The National Minimum Wage (NMW) is not payable for the entire period when a worker is sleeping during a night shift. The Supreme Court has recently handed down its judgment confirming this position, providing some much needed clarity on the issue.
In this case the Claimant was regularly required to do a “sleep-in shift” as part of her role as a care support worker for vulnerable adults. For this she was paid a flat rate of £22.35 plus one hour’s pay of £6.70 which totalled £29.05. While sleeping she was expected to be on standby and take action if necessary. If she responded to a call for help, she was not additionally remunerated for the first hour of assistance but any further time was paid for in full.
The Claimant argued before the Employment Tribunal that the NMW was payable during the hours that she was sleeping but effectively on call. The Employment Tribunal and later the Appeal Tribunal agreed with this approach. The Court of Appeal subsequently disagreed.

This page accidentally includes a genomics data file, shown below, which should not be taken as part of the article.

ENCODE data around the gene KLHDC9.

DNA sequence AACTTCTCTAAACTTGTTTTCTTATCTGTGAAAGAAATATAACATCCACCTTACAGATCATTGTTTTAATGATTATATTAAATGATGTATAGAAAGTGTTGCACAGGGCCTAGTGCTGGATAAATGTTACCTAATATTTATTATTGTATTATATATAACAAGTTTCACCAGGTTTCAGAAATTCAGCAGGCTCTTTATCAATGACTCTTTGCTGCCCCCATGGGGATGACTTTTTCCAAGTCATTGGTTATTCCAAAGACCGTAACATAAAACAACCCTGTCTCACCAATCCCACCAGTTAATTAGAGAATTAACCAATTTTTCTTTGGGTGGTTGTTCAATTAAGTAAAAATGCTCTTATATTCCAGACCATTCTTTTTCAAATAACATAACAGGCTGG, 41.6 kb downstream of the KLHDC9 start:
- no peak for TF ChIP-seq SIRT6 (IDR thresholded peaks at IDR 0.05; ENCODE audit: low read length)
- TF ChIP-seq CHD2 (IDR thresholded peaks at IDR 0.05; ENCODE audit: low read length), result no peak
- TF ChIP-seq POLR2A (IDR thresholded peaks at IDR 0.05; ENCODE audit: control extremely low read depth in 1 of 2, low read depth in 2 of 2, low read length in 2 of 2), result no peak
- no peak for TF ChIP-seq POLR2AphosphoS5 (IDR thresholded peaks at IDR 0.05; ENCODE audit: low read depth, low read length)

In reaching their decision the Supreme Court paid close attention to the recommendations of the Low Pay Commission, which supported the lump sum approach to “sleep-in shifts”. They also concluded that the difference between actually working and being available to work was pivotal. Only the hours that a worker is awake and responding when required are to be counted in terms of the NMW Regulations when the worker is on-call overnight and generally asleep.
This judgment will be a great relief to the care industry. These kind of pay arrangements are commonplace in the sector. If the case had been decided the other way many employers were concerned that they would be pushed into insolvency under the burden of this additional cost as well as back-pay. Going forward employers must ensure they are accurately recording time spent working during sleep-in shifts so that workers are compensated appropriately.
If you have any questions on any of the issues mentioned in the above article, please contact Natalia Milne.